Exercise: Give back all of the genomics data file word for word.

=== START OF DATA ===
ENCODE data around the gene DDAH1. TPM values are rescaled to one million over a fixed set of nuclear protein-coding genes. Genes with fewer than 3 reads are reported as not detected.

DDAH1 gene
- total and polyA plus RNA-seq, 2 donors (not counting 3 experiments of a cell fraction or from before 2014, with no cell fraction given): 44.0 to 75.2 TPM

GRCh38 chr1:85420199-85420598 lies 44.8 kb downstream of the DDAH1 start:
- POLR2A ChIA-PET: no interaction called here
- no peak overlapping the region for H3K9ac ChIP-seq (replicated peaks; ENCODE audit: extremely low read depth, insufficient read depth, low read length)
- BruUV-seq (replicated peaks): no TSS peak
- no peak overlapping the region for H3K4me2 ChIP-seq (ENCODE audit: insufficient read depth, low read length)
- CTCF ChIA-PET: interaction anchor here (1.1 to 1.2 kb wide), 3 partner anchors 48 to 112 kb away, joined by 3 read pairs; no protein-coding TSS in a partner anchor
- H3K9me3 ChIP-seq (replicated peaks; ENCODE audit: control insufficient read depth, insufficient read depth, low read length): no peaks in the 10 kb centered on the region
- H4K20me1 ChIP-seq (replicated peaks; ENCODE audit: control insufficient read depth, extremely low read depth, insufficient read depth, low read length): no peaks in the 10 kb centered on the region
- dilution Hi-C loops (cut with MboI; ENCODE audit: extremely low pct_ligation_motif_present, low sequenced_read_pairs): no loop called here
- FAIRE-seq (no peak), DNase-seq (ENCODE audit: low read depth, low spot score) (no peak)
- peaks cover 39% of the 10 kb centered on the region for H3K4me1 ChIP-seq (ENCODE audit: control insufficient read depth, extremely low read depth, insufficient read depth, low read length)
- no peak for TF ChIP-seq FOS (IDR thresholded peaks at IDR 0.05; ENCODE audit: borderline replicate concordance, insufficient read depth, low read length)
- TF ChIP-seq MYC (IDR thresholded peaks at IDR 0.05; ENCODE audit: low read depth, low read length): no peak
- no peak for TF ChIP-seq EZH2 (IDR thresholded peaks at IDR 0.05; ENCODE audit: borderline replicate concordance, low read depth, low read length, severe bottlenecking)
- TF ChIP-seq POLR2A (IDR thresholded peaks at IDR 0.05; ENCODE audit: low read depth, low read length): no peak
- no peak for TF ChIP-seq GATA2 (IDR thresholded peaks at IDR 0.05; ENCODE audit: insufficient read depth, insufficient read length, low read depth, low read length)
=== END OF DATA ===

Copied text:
ENCODE data around the gene DDAH1. TPM values are rescaled to one million over a fixed set of nuclear protein-coding genes. Genes with fewer than 3 reads are reported as not detected.

DDAH1 gene
- total and polyA plus RNA-seq, 2 donors (not counting 3 experiments of a cell fraction or from before 2014, with no cell fraction given): 44.0 to 75.2 TPM

GRCh38 chr1:85420199-85420598 lies 44.8 kb downstream of the DDAH1 start:
- POLR2A ChIA-PET: no interaction called here
- no peak overlapping the region for H3K9ac ChIP-seq (replicated peaks; ENCODE audit: extremely low read depth, insufficient read depth, low read length)
- BruUV-seq (replicated peaks): no TSS peak
- no peak overlapping the region for H3K4me2 ChIP-seq (ENCODE audit: insufficient read depth, low read length)
- CTCF ChIA-PET: interaction anchor here (1.1 to 1.2 kb wide), 3 partner anchors 48 to 112 kb away, joined by 3 read pairs; no protein-coding TSS in a partner anchor
- H3K9me3 ChIP-seq (replicated peaks; ENCODE audit: control insufficient read depth, insufficient read depth, low read length): no peaks in the 10 kb centered on the region
- H4K20me1 ChIP-seq (replicated peaks; ENCODE audit: control insufficient read depth, extremely low read depth, insufficient read depth, low read length): no peaks in the 10 kb centered on the region
- dilution Hi-C loops (cut with MboI; ENCODE audit: extremely low pct_ligation_motif_present, low sequenced_read_pairs): no loop called here
- FAIRE-seq (no peak), DNase-seq (ENCODE audit: low read depth, low spot score) (no peak)
- peaks cover 39% of the 10 kb centered on the region for H3K4me1 ChIP-seq (ENCODE audit: control insufficient read depth, extremely low read depth, insufficient read depth, low read length)
- no peak for TF ChIP-seq FOS (IDR thresholded peaks at IDR 0.05; ENCODE audit: borderline replicate concordance, insufficient read depth, low read length)
- TF ChIP-seq MYC (IDR thresholded peaks at IDR 0.05; ENCODE audit: low read depth, low read length): no peak
- no peak for TF ChIP-seq EZH2 (IDR thresholded peaks at IDR 0.05; ENCODE audit: borderline replicate concordance, low read depth, low read length, severe bottlenecking)
- TF ChIP-seq POLR2A (IDR thresholded peaks at IDR 0.05; ENCODE audit: low read depth, low read length): no peak
- no peak for TF ChIP-seq GATA2 (IDR thresholded peaks at IDR 0.05; ENCODE audit: insufficient read depth, insufficient read length, low read depth, low read length)